If you're someone who turns their nose up at the bread served in restaurants and have stopped consuming dairy because it might make you bloated, you might need to have a rethink.
Recent research has shown that people who avoid dairy and gluten, despite not being diagnosed with an allergy or an intolerance, are risking their health in the long and short term.
Osteoporosis in later life is a real risk for the one-fifth of young people who avoid or completely cut dairy out of their diet, the National Osteoporosis Society warned recently. This risk may also be completely unnecessary, as the same study suggested that nearly a quarter of those who avoid dairy are not cutting it out due to medical advice. Dairy is a rich source of calcium and vitamin D, which are needed for bone health, and if these aren’t obtained from other sources, bone density can fall.
“Diet in early adulthood is so important because by the time we get into our late 20s it is too late to reverse the damage caused by poor diet and nutrient deficiencies and the opportunity to build strong bones has passed,” warned Professor Susan Lanham-New, head of nutritional sciences at the University of Surrey.
Essentially, those who restrict their diet without proper clinical supervision are risking ending up with an unbalanced diet, explains Linia Patel, a registered dietitian and British Dietetic Association spokesperson.
“The biggest risk if you exclude a whole food group is that you end up with an unbalanced diet. Eventually you end up with deficiencies, such as calcium if you avoid dairy or B vitamins if you avoid grains,” she says.
“I have lots of patients who have decided to exclude a food group on their own, and then come to me. Dairy and gluten are the big two, but sometimes people have completely excluded carbohydrates as well.
“I work in a sports clinic and I see people who end up with stress fractures. I want to say ‘I told you so’ – of course I don’t, but this is the situation you end up in where somewhere along the line you decided to exclude a food group and eventually it caught up with you,” Linia warns.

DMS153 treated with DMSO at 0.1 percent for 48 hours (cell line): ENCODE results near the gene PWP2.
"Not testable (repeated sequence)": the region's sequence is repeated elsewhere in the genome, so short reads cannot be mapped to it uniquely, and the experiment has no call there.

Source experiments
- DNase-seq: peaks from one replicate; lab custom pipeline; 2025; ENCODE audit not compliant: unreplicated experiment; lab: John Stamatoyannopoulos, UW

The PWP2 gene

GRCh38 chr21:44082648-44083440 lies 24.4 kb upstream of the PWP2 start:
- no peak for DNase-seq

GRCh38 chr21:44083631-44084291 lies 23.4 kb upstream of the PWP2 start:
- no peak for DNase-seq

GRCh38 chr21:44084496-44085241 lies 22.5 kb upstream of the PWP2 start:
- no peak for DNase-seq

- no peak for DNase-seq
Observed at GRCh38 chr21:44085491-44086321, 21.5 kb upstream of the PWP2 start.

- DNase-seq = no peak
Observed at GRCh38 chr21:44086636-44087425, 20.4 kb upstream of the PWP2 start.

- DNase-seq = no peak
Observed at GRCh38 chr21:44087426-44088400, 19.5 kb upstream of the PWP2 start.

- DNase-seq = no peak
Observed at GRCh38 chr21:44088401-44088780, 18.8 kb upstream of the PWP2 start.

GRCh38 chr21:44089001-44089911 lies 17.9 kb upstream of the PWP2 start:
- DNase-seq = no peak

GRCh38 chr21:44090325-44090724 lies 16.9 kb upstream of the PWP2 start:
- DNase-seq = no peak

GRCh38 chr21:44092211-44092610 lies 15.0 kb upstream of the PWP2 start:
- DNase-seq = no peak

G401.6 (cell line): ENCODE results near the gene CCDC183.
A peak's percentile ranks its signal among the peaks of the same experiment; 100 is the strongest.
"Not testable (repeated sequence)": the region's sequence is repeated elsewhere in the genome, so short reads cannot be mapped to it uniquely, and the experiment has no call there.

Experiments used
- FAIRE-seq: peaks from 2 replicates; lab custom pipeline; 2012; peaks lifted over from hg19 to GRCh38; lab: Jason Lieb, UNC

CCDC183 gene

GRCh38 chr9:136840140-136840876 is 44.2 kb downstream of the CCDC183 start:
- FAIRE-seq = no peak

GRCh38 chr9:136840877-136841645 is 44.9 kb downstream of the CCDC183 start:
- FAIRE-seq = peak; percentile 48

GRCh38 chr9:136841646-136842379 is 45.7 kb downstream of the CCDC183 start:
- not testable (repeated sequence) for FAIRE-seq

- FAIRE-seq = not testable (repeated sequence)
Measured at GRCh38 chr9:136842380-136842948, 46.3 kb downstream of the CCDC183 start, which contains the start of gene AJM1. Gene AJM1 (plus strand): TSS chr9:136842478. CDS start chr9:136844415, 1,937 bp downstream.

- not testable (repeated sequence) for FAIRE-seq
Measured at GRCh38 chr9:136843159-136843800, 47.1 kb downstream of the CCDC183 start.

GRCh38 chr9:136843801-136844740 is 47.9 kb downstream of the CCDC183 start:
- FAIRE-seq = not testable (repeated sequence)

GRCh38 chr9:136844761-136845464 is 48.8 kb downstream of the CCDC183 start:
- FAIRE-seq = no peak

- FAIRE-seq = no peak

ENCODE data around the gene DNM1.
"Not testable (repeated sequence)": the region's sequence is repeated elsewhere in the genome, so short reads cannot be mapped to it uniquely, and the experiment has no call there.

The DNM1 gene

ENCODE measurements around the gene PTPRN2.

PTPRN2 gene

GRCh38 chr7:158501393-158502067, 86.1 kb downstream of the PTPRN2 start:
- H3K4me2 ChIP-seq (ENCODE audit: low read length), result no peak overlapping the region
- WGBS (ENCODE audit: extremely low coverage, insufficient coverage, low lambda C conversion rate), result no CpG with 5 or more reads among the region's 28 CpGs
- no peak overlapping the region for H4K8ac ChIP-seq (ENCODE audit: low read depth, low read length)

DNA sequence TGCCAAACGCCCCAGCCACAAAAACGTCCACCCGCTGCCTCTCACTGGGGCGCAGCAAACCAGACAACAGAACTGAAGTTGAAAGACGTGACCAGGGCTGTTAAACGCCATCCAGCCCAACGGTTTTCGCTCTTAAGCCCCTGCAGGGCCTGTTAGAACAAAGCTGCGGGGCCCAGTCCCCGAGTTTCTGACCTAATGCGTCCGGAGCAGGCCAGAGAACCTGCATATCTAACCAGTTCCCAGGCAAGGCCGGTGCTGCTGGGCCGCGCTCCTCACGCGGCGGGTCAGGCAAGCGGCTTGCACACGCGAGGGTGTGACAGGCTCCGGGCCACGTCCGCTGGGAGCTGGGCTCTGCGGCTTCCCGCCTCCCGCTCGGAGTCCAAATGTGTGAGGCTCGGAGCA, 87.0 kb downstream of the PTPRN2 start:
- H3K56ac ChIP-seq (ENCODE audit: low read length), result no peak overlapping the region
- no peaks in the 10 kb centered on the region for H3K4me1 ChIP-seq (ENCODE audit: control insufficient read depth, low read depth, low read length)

If long-term health risks aren’t enough to put you off restricting your diet without medical advice, then how about the risk of obesity?
Gluten-free food availability has soared in recent years, which means that people who really need it, such as people with coeliac disease who have to avoid gluten completely, can get it a lot more easily. And so can everyone else.
Unfortunately, this may mean that people are putting themselves at greater risk of obesity by selecting these foods over their normal counterparts. A recent study showed that gluten-free versions of food were often much higher in calories, fat and sugar. This increased sugar content could lead to obesity, and the myriad problems that come with it.
So why are people so convinced that gluten- and dairy-free is a healthier way of eating?
Is social media to blame?
The National Osteoporosis Society found that not only were young people more likely to cut out dairy, they were also more likely to prefer so-called "clean" eating regimes, which encourage the exclusion of various food groups. It also found that they were more likely to consult social media and bloggers for nutritional information than older people.
Still, it would be presumptuous to suggest that's the only reason people are cutting out food groups, says Linia.
“I think there are a number of factors but I think it is because we are more faddy, and it is just a thing to do as everyone has an intolerance now.
“There are more readily available free-from foods out there and people may assume that they are healthier and that is not a correct assumption.”
A lack of medical testing and advice can also be to blame. “There is no way to measure an intolerance in the same way that you can measure an allergy, which means that lots of people are just getting anecdotal evidence. They say, ‘I feel sluggish’, ‘I feel bloated’, and ‘It must be the wheat’ or ‘It must be the dairy’,” she explains.
Linia also cites the rise of vegetarianism and veganism as another factor in this trend – after all, how many people have you heard shunning the dairy industry after watching Simon Amstell’s Carnage recently?
What should I eat?
There is one final factor in all of this that people rarely confess to: confusion. Food intolerances have risen rapidly over the past decade but our education, and that of medical professionals, hasn’t kept pace.
If you think you have an allergy or intolerance, then of course you should seek medical advice – not only for a diagnosis, but also for advice on how you can avoid nutrient deficiencies.
And if you don’t have anything wrong with you? Lucky you, you can eat whatever you like. Just make sure you question any faddy diet advice you get in future.